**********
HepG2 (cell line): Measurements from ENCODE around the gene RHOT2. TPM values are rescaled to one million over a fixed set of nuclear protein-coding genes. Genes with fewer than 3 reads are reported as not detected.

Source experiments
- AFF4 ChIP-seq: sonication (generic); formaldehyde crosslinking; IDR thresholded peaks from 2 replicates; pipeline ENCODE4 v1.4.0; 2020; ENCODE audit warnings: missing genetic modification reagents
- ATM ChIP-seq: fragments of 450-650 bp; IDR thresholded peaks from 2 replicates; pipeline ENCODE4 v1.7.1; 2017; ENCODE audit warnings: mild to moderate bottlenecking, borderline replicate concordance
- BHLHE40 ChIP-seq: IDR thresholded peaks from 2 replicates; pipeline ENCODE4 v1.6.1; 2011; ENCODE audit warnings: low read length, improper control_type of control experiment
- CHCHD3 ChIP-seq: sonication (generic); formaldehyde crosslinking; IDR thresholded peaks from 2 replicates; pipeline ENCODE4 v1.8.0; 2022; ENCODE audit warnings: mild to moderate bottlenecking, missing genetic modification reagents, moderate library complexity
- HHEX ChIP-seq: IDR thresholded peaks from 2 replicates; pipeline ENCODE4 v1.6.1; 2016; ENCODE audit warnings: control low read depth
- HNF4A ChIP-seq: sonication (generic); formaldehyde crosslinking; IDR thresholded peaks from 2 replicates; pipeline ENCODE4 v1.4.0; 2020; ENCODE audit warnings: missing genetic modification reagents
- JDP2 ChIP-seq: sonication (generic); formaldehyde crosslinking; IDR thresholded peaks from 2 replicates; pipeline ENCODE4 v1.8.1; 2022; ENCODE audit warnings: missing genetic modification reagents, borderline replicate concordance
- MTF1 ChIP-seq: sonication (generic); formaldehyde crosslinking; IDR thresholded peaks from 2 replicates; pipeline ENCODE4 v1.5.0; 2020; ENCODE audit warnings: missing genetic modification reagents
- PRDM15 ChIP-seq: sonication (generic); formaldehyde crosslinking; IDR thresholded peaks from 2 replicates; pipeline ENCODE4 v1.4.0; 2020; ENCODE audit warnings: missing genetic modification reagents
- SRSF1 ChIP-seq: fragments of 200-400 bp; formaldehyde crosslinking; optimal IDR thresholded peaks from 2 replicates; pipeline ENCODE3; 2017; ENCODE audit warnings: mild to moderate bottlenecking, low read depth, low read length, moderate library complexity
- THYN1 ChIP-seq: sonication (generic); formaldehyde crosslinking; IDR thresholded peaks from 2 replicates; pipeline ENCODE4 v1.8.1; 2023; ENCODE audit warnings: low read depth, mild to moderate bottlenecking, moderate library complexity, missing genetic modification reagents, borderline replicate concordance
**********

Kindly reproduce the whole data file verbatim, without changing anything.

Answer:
HepG2 (cell line): Measurements from ENCODE around the gene RHOT2. TPM values are rescaled to one million over a fixed set of nuclear protein-coding genes. Genes with fewer than 3 reads are reported as not detected.

Source experiments
- AFF4 ChIP-seq: sonication (generic); formaldehyde crosslinking; IDR thresholded peaks from 2 replicates; pipeline ENCODE4 v1.4.0; 2020; ENCODE audit warnings: missing genetic modification reagents
- ATM ChIP-seq: fragments of 450-650 bp; IDR thresholded peaks from 2 replicates; pipeline ENCODE4 v1.7.1; 2017; ENCODE audit warnings: mild to moderate bottlenecking, borderline replicate concordance
- BHLHE40 ChIP-seq: IDR thresholded peaks from 2 replicates; pipeline ENCODE4 v1.6.1; 2011; ENCODE audit warnings: low read length, improper control_type of control experiment
- CHCHD3 ChIP-seq: sonication (generic); formaldehyde crosslinking; IDR thresholded peaks from 2 replicates; pipeline ENCODE4 v1.8.0; 2022; ENCODE audit warnings: mild to moderate bottlenecking, missing genetic modification reagents, moderate library complexity
- HHEX ChIP-seq: IDR thresholded peaks from 2 replicates; pipeline ENCODE4 v1.6.1; 2016; ENCODE audit warnings: control low read depth
- HNF4A ChIP-seq: sonication (generic); formaldehyde crosslinking; IDR thresholded peaks from 2 replicates; pipeline ENCODE4 v1.4.0; 2020; ENCODE audit warnings: missing genetic modification reagents
- JDP2 ChIP-seq: sonication (generic); formaldehyde crosslinking; IDR thresholded peaks from 2 replicates; pipeline ENCODE4 v1.8.1; 2022; ENCODE audit warnings: missing genetic modification reagents, borderline replicate concordance
- MTF1 ChIP-seq: sonication (generic); formaldehyde crosslinking; IDR thresholded peaks from 2 replicates; pipeline ENCODE4 v1.5.0; 2020; ENCODE audit warnings: missing genetic modification reagents
- PRDM15 ChIP-seq: sonication (generic); formaldehyde crosslinking; IDR thresholded peaks from 2 replicates; pipeline ENCODE4 v1.4.0; 2020; ENCODE audit warnings: missing genetic modification reagents
- SRSF1 ChIP-seq: fragments of 200-400 bp; formaldehyde crosslinking; optimal IDR thresholded peaks from 2 replicates; pipeline ENCODE3; 2017; ENCODE audit warnings: mild to moderate bottlenecking, low read depth, low read length, moderate library complexity
- THYN1 ChIP-seq: sonication (generic); formaldehyde crosslinking; IDR thresholded peaks from 2 replicates; pipeline ENCODE4 v1.8.1; 2023; ENCODE audit warnings: low read depth, mild to moderate bottlenecking, moderate library complexity, missing genetic modification reagents, borderline replicate concordance